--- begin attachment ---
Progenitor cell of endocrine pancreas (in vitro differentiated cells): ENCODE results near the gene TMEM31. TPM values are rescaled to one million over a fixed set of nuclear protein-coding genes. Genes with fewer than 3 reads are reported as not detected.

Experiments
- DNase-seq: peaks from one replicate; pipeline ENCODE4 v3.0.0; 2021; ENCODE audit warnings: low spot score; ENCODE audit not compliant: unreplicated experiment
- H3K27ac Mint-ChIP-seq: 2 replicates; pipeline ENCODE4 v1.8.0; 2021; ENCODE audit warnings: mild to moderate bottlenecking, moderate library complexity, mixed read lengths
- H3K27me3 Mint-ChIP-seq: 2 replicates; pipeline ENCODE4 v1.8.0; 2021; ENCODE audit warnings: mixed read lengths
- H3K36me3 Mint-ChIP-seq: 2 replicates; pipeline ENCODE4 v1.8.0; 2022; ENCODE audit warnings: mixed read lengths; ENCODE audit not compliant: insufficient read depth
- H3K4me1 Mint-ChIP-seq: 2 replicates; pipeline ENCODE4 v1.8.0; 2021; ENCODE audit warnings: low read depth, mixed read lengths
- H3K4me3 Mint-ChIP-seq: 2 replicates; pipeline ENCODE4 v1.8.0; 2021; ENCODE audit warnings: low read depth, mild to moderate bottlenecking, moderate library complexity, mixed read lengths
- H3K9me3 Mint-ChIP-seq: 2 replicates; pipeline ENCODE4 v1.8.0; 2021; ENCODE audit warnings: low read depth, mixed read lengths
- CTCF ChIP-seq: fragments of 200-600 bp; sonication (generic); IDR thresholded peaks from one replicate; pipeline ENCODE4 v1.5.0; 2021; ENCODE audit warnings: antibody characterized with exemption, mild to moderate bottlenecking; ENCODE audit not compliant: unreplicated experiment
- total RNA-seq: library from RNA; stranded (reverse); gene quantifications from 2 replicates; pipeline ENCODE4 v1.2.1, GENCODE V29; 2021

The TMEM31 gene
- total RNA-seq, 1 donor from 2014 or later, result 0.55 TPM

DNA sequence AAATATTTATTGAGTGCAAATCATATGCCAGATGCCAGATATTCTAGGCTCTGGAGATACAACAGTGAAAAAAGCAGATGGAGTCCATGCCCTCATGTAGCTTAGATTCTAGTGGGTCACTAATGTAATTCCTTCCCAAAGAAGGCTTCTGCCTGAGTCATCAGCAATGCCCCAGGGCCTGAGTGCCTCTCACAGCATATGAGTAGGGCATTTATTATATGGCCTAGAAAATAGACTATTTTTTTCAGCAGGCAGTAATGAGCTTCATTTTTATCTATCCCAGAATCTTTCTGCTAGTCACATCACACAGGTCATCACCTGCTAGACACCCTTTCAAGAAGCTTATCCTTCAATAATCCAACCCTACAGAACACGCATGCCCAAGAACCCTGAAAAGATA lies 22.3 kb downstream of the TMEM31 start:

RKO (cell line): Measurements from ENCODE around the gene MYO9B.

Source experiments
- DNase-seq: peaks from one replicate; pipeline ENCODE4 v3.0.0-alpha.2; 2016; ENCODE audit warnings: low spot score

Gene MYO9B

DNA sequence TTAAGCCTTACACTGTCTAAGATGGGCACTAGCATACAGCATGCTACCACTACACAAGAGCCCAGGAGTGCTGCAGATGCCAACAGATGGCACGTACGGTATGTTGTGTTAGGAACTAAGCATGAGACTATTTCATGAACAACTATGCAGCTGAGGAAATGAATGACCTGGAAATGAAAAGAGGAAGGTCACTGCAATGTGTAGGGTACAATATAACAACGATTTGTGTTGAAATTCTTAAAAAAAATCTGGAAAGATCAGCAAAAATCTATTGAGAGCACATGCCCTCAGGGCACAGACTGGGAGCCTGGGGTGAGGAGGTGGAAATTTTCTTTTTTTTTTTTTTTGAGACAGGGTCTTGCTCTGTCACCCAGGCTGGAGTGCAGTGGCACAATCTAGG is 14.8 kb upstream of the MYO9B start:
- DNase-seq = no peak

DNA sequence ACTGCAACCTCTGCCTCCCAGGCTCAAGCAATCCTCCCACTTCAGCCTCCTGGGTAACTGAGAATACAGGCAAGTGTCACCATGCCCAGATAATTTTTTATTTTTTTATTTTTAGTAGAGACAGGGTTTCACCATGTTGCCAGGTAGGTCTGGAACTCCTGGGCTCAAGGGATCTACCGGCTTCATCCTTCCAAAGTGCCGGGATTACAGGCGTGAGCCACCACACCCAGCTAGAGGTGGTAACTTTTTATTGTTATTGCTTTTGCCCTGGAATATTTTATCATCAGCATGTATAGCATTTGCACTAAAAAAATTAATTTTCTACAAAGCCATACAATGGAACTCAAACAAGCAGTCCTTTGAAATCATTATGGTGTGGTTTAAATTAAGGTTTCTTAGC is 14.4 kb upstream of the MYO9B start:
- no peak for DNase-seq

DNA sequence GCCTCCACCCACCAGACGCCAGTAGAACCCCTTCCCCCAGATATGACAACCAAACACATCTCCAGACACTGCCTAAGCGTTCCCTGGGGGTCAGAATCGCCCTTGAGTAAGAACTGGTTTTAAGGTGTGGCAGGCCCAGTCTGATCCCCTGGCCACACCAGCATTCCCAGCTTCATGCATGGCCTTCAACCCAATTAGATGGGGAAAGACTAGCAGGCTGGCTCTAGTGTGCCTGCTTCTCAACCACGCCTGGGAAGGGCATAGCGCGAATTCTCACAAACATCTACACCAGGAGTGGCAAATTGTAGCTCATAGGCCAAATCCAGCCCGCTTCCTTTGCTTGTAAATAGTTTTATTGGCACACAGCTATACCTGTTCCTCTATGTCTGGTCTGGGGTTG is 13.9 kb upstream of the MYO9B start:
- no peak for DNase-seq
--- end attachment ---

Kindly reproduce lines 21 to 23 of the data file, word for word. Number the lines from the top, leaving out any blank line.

DNA sequence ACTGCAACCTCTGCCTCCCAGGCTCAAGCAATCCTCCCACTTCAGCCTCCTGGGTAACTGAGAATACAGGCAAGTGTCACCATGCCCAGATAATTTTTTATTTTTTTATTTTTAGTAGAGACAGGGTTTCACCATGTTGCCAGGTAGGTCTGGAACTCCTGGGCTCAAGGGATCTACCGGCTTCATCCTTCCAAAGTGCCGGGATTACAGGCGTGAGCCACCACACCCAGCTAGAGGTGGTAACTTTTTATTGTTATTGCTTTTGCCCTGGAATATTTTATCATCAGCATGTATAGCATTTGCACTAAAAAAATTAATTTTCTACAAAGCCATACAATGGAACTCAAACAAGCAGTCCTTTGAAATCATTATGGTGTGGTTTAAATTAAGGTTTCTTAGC is 14.4 kb upstream of the MYO9B start:
- no peak for DNase-seq

DNA sequence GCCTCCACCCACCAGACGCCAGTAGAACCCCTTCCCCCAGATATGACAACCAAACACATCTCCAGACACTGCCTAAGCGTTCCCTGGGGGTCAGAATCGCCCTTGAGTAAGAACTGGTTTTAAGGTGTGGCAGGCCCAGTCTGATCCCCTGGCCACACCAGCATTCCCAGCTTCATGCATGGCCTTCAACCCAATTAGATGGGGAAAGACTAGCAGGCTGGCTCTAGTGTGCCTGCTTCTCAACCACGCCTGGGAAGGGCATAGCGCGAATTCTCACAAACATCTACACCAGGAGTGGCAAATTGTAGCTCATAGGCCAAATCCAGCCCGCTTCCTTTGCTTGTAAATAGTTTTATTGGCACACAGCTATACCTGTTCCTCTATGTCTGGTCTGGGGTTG is 13.9 kb upstream of the MYO9B start: